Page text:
by Marcus K. Dowling
Embedded from www.youtube.com.
Great songwriting knows no genre.
So often in Kenny Rogers’ iconic country music career, his hits were penned by artists whose traditional output existed far outside the country spectrum. Especially in the midst of his 1980s-era countrypolitan explosion, “The Gambler’s” songwriting inspirations could often be found doing anything but donning a cowboy hat and sliding into boots.
Alongside his 1981 smash “Lady” being written by pop legend Lionel Richie, and disco dynamos The Bee Gees having a hand in writing Rogers’ 1983 Dolly Parton duet “Islands In The Stream,” there’s one other Rogers song penned — though likely unnoticed — by a music superstar.
If looking at the credits of Kenny Rogers’ 1986-released, fourteenth studio album They Don’t Make Them Like They Used To, the writer of the third track, “You’re My Love,” is credited as Joey Coco. One could think that fifty million albums sold and a decade into a lucrative, superstar solo career, it’d be a fine time to give an unproven Nashville songwriter a shot. However, that’s not the case.
Regarding “You’re My Love’s” roots, Rogers once noted in an interview, “Back in the Eighties, I had contacted [Prince] through a mutual friend to ask if he would write me a song…and he did,” Rogers says. “When he sent the song to me, if I remember right, it was him playing all of the instruments on it, and he had his background vocals on it. Unfortunately, on the finished record, somehow, my producer didn’t end up using the music or vocals (the song was re-cut). It was such an incredible thing that Prince took the time to do that for me. He was a brilliant guy and a gifted musician with a lot of feelings, and you could tell his feelings went far deeper than what was written on his face.”
Rolling Stone notes that “You’re My Love” is a “slick eighties power ballad” that “at first listen does not boast many similarities to Prince himself — though there are licks of the heartfelt love odes he was indeed so capable of.” Intriguing to mention as well is that the song features backing vocals from El DeBarge—an R & B star in his own right from that era According to Prince fanatics, this is the only thing that remained from Prince’s original recording.
The Purple one’s 80s era songwriting chops are the stuff of legend. Between 1980-1990, Prince sold 50 million albums over 10 studio LPs. There are somewhere in the neighborhood of 150 known songs that have been released from that era via various pressings of these albums. During the same period, Prince also wrote and produced songs for Cyndi Lauper, The Bangles, Chaka Khan, Sheena Easton, Madonna, Patti LaBelle, The Time, Vanity, and Apollonia 6, among many.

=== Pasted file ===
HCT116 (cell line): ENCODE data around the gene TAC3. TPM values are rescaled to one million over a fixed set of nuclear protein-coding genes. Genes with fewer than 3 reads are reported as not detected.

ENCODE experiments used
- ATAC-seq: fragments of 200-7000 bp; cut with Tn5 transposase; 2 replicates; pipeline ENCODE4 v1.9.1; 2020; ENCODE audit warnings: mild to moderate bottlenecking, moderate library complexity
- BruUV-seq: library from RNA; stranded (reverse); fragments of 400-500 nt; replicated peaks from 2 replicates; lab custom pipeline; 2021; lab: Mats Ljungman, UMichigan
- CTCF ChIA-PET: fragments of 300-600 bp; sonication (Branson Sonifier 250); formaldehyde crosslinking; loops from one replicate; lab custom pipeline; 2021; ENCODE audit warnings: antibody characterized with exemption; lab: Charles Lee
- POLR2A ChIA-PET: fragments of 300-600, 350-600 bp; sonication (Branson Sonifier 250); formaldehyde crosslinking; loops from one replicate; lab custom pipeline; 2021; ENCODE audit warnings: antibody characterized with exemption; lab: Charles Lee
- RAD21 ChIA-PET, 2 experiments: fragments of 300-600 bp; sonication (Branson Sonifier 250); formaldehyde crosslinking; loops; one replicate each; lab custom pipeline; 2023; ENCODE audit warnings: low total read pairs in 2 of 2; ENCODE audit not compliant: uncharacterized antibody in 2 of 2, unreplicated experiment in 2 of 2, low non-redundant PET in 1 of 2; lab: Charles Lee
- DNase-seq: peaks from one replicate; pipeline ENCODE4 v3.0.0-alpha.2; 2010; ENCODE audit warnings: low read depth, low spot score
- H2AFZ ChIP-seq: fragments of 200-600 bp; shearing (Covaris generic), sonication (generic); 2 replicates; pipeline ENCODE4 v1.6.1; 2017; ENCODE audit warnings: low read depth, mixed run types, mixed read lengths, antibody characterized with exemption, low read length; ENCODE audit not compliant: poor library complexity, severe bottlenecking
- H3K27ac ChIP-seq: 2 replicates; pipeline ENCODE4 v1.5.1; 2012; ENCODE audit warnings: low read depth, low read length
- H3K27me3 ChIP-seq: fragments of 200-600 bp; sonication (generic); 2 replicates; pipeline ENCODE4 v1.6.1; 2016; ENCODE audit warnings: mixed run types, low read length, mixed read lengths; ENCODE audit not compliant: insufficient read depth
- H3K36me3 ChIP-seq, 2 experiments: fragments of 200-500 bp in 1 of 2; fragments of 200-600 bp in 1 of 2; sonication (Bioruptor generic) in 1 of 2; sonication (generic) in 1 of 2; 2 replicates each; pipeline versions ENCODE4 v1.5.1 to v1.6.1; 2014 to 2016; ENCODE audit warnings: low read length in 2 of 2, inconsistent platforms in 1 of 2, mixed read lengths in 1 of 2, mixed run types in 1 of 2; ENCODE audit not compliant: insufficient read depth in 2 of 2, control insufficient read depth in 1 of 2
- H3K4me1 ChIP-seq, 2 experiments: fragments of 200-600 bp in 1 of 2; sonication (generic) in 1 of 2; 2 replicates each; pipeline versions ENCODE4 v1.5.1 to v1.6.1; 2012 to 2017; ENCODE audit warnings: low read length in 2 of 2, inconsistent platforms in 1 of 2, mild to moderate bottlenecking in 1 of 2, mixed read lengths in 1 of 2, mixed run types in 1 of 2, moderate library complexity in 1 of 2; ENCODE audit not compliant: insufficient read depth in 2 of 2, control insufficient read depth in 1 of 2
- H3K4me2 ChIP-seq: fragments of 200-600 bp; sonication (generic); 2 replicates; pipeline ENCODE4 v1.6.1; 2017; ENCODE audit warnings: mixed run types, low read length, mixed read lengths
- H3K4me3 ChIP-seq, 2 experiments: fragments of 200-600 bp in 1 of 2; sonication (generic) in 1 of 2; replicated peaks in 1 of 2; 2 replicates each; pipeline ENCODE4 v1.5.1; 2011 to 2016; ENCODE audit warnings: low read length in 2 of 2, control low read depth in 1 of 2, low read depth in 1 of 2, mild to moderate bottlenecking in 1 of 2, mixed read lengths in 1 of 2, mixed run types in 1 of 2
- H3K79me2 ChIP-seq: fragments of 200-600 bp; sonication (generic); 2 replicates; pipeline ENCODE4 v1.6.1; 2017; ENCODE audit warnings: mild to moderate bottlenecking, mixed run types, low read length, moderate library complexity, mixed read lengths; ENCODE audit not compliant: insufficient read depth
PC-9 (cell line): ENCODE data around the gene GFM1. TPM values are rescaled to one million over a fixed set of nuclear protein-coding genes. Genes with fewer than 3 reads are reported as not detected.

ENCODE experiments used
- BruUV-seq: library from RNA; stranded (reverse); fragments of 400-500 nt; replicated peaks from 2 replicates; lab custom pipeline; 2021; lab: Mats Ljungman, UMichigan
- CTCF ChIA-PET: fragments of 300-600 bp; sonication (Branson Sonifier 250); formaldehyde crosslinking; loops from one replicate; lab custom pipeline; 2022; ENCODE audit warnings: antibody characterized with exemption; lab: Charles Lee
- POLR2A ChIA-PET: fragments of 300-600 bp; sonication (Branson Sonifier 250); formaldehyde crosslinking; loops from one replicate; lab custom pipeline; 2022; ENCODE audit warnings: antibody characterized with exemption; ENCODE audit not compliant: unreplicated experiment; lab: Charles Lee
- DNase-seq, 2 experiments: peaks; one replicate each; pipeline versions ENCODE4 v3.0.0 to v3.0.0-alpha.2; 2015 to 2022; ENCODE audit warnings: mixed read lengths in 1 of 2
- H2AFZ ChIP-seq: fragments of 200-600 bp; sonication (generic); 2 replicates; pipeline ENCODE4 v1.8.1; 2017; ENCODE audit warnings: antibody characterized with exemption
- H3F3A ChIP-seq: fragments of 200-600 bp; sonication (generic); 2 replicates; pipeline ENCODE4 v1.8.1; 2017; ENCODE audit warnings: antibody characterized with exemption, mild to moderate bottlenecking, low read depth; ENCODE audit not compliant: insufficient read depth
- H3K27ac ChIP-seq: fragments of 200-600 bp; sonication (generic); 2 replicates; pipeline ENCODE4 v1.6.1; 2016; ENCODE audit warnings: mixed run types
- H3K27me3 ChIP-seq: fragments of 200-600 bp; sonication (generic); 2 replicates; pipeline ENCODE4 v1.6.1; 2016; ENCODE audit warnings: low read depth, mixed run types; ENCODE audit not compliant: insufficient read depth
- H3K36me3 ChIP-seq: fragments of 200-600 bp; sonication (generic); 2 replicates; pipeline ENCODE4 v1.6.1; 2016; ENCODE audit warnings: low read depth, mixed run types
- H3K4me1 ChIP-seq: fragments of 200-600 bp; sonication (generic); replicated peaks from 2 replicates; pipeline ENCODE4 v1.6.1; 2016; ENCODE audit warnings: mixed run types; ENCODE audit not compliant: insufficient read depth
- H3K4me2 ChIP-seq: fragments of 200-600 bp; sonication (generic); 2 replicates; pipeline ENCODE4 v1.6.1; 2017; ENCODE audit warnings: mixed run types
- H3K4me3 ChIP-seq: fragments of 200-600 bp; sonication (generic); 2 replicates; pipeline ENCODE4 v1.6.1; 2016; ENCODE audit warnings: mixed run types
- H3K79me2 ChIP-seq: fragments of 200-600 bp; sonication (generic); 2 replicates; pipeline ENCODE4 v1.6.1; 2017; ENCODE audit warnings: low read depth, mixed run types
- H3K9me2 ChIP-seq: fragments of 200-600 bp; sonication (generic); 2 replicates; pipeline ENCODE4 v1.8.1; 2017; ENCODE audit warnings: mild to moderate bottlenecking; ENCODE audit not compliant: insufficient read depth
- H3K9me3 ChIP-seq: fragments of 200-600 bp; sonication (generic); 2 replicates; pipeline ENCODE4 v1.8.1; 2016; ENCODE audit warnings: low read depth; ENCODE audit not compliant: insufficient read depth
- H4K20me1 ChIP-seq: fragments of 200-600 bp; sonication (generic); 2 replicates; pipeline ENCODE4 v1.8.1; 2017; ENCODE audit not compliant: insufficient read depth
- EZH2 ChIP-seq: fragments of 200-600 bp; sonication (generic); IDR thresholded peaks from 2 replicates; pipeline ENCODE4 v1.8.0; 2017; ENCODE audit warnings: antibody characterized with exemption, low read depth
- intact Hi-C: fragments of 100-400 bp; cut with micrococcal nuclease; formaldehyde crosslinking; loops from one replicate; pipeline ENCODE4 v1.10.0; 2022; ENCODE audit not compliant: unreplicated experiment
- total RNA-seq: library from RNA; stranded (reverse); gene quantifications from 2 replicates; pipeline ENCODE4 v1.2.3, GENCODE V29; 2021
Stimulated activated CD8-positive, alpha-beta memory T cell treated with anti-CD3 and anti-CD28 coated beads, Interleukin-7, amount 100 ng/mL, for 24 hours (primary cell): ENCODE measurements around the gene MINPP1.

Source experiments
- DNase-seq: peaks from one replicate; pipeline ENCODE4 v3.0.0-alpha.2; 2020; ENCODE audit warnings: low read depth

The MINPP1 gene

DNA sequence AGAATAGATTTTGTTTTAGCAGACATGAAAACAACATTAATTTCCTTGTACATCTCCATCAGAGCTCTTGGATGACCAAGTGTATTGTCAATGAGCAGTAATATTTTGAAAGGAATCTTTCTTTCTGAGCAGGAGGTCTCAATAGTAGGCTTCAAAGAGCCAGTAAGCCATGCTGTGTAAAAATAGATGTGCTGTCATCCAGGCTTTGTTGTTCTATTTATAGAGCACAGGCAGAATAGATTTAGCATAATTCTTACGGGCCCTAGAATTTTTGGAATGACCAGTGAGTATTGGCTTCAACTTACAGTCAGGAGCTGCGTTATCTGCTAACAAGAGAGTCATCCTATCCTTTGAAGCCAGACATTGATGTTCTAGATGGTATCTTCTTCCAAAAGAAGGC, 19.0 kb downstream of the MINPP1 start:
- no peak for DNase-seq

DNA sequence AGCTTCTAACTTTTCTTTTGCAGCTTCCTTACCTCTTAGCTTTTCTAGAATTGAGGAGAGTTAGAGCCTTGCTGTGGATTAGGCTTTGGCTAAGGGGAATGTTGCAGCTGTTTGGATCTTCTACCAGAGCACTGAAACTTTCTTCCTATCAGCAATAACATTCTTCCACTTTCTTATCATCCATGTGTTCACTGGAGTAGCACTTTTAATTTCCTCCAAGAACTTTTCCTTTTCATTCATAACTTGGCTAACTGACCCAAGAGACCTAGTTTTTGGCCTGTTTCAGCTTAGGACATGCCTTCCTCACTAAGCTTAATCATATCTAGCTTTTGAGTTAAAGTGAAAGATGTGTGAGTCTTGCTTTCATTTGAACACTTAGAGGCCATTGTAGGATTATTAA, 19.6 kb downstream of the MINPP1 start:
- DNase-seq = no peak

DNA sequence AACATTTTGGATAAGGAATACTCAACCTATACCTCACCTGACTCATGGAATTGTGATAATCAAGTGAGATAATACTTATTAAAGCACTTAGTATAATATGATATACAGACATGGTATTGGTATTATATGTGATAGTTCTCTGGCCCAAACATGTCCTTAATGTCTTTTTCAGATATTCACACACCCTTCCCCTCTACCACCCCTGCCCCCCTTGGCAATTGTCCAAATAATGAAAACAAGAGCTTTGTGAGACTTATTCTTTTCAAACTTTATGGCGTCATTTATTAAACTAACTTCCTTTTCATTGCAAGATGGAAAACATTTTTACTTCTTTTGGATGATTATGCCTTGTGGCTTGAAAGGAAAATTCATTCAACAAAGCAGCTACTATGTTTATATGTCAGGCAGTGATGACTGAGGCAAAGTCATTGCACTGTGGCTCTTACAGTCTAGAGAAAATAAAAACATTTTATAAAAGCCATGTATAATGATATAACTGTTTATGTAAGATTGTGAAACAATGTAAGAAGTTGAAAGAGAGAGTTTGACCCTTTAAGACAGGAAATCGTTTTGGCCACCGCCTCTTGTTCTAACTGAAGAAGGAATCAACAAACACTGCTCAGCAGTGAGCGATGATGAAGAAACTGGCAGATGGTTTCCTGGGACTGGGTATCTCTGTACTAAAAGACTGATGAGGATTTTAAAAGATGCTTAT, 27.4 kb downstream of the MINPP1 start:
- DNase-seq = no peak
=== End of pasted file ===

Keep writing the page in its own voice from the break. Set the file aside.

As much as Rogers was likely to believe that Prince wrote “You’re My Love” specifically for him, that may not entirely be true. However, the fact that it could very well be Rogers-inspired is entirely possible. Historical research through Prince’s archives shows that Prince wrote “You’re My Love” in 1981, five years prior to its release, and recorded and tracked his version of the song—that he later sent to Rogers—in March 1982.
Between Nov. 15, 1980 and Dec. 27, 1980, “Lady” (Kenny Rogers’ Lionel Richie-written hit) was simultaneously in the top 40s or near the top of Billboard’s country, Hot 100, R & B, and adult contemporary music charts. To say that Kenny Rogers was ubiquitous enough as a presence to influence even Prince is certainly more than possible.
Impressively enough, Rogers’ take on Prince’s songwriting was not a number-one hit. However, in June 1987, a re-recorded duet of the song was included as the b-side of Ronnie Milsap and Kenny Rogers’ single “Make No Mistake, She’s Mine.” That version proved to be one that reached the top of Billboard’s country charts.